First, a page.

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post #36 of 694 (permalink) Old 2009-03-16, 03:25 PM
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Question RG-59 vs. RG-6?

hi
ive been coming over to this forum to try to set up an OTA antenna but there were some questions i couldnt find an answer to

how much of a signal loss will i suffer if i use RG59 instead of RG6?
are we talking about 2-3 channels lost or is it gonna be more than that?
and should i use an amplifier since my cable is going to be about 80-100 feet?

thanks
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post #37 of 694 (permalink) Old 2009-03-16, 03:47 PM
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DarKYiNe, this table from HDTVPrimer compares the loss rates of RG-59 and RG-6, with the industrial-grade RG-11 too:



Go with RG-6 all the way if you can, especially since you're talking about an 80 to 100 foot length.
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post #38 of 694 (permalink) Old 2009-03-17, 04:37 PM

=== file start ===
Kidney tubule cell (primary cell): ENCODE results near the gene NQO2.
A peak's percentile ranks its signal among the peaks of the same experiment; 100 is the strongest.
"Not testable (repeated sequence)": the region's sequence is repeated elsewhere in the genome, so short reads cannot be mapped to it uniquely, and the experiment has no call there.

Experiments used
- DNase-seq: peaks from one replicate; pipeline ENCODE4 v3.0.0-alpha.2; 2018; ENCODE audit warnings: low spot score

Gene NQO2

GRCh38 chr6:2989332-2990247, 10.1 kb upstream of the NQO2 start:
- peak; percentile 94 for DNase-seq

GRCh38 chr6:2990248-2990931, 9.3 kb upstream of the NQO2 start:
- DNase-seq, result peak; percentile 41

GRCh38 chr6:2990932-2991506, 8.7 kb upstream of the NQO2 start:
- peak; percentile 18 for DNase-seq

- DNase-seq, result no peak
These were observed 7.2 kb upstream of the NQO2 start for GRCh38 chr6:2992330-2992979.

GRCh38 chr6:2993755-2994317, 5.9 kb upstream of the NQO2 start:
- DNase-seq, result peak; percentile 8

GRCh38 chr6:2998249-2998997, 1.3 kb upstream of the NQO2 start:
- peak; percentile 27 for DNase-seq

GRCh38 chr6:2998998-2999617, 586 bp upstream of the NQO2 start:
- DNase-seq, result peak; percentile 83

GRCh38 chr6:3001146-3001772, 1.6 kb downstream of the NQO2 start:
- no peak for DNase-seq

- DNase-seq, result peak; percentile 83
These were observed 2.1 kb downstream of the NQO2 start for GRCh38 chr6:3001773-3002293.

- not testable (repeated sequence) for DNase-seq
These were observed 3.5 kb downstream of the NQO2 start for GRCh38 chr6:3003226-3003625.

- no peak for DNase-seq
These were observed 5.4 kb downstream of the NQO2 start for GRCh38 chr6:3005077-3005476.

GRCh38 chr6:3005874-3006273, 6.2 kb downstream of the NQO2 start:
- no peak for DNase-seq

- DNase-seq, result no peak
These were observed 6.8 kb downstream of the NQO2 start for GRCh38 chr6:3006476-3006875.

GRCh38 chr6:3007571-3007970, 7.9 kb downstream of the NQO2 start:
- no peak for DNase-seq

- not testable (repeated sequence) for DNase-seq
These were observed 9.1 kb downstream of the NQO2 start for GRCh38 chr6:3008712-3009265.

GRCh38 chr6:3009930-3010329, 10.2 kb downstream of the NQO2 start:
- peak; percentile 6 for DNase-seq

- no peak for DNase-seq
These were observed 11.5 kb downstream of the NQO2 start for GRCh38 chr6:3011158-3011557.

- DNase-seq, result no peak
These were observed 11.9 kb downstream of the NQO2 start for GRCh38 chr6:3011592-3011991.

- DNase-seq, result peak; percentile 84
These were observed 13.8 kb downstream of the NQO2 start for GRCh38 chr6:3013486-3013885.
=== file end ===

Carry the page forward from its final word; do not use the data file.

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Lightbulb What is best cable for OTA?

Hello,


What is very good (the best) coax cable for OTA?

Is quad-shield rg-6 good or that is just a gimmick?

What is the difference between 60 % and 90 % Braid coax?

What about RG-11 and Hardline 7/8, can we use it for home OTA?

Is it important to put quality connectors compared to generic Addison connectors?

What are some good stores for purchasing quality stuff in Montreal or online?


Thanks for your time,

Intravino
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post #39 of 694 (permalink) Old 2009-03-18, 07:44 AM
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The best usually isn't practical. I used RG-11 from the roof to the ground block, and RG-6 quad for everything else.
I used Digicon11 connectors and borrowed the ($200) crimp tool from an installer.
For all recent mods, like my sat dish multiswitch, I used Ideal snapnseal type connectors, bought the cutter/stripper/crimper kit from home depot and Phillips Quad RG6 from walmart.
There was a recent post with a chart about the differences in cable.

Samsung TV, Pio-Elite AVR, OppoBD, Wharfedale Speakers, Kicker/Crown Subs, DB-4e OTA:)
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post #40 of 694 (permalink) Old 2009-03-18, 09:28 PM
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Further to above relating to best cable to use:

I always go with a white coloured sheath on my cable. Resistance increases the hotter the cable gets. Therefore, using a light coloured cable improves performance in hot/sunny conditions.
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post #41 of 694 (permalink) Old 2009-03-19, 11:11 AM
 
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RG-11

Can you run RG-11 inside the house until the Tuner or is that too much of a Pita?